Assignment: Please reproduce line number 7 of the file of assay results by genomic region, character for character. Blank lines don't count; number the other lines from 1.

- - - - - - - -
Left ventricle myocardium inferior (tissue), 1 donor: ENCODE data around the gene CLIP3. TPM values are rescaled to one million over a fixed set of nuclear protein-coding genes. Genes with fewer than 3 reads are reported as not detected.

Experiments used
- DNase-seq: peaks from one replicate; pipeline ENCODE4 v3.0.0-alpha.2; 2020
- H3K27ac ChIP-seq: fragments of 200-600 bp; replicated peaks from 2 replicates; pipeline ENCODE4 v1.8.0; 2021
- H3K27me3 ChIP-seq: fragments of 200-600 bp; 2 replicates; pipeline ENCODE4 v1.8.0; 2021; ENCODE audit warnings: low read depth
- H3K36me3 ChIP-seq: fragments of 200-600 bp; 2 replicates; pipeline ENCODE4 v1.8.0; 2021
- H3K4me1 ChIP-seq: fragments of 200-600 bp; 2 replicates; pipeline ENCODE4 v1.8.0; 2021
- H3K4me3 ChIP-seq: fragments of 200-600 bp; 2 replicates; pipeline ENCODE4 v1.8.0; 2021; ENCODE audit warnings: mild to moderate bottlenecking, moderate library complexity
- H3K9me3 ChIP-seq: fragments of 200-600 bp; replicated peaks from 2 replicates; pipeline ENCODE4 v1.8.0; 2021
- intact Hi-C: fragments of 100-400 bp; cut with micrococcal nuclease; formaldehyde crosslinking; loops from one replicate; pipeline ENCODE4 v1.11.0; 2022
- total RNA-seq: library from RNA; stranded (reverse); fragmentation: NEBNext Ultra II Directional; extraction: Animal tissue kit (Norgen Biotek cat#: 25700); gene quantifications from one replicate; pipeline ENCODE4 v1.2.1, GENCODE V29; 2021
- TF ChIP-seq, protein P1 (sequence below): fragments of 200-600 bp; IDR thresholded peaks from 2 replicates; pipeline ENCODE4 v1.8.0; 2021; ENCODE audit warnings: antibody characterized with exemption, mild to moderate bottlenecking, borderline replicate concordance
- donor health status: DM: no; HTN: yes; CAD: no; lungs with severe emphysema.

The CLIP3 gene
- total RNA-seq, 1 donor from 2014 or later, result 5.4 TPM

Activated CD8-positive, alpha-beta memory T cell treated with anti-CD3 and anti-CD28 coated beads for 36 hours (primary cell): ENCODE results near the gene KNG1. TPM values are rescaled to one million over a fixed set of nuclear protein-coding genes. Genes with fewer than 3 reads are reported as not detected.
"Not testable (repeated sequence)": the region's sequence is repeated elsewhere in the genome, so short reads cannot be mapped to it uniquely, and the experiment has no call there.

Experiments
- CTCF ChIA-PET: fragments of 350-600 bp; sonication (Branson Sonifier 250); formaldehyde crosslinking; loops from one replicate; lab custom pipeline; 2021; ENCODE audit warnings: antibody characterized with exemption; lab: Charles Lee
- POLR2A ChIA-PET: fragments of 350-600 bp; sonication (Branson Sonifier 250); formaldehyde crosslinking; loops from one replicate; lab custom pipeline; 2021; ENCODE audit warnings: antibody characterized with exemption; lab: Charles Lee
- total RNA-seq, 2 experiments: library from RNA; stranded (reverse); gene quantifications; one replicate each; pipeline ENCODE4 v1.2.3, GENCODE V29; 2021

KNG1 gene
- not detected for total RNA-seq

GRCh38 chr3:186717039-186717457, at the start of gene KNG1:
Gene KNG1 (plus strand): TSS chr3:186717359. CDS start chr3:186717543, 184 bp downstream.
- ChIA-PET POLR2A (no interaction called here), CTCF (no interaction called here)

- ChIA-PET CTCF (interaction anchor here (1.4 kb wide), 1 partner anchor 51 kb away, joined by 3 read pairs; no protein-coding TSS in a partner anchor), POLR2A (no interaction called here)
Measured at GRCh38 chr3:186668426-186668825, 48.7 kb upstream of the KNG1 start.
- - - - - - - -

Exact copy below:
- H3K4me1 ChIP-seq: fragments of 200-600 bp; 2 replicates; pipeline ENCODE4 v1.8.0; 2021